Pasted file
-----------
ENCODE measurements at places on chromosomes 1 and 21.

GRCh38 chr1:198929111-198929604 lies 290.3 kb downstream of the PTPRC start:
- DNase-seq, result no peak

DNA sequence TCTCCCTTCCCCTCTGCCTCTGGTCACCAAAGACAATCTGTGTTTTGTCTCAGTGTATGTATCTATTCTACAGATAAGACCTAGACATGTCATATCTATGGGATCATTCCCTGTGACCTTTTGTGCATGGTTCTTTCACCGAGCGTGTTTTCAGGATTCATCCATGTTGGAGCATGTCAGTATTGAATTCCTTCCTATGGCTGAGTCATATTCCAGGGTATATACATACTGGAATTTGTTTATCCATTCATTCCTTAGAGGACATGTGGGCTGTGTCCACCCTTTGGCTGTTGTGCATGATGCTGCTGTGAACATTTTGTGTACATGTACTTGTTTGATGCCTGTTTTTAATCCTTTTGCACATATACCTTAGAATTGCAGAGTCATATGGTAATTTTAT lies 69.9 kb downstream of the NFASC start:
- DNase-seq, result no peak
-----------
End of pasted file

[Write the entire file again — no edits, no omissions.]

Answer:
ENCODE measurements at places on chromosomes 1 and 21.

GRCh38 chr1:198929111-198929604 lies 290.3 kb downstream of the PTPRC start:
- DNase-seq, result no peak

DNA sequence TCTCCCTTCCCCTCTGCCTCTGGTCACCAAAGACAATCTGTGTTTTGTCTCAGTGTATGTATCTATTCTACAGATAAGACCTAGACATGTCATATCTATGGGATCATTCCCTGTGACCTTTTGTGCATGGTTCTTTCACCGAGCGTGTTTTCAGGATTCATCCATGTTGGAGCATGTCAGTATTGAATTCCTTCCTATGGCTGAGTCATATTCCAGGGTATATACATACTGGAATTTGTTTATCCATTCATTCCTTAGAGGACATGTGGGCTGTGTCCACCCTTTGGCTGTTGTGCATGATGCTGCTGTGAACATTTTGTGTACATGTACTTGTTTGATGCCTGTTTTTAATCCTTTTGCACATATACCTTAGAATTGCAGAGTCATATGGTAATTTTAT lies 69.9 kb downstream of the NFASC start:
- DNase-seq, result no peak